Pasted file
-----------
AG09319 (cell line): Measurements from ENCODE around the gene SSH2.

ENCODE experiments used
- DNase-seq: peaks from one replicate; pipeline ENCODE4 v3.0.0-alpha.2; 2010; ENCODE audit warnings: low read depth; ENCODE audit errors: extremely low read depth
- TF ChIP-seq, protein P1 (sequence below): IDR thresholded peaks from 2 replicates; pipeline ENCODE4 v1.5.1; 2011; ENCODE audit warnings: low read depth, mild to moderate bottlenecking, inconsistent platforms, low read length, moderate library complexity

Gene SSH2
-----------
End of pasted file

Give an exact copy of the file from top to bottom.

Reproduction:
AG09319 (cell line): Measurements from ENCODE around the gene SSH2.

ENCODE experiments used
- DNase-seq: peaks from one replicate; pipeline ENCODE4 v3.0.0-alpha.2; 2010; ENCODE audit warnings: low read depth; ENCODE audit errors: extremely low read depth
- TF ChIP-seq, protein P1 (sequence below): IDR thresholded peaks from 2 replicates; pipeline ENCODE4 v1.5.1; 2011; ENCODE audit warnings: low read depth, mild to moderate bottlenecking, inconsistent platforms, low read length, moderate library complexity

Gene SSH2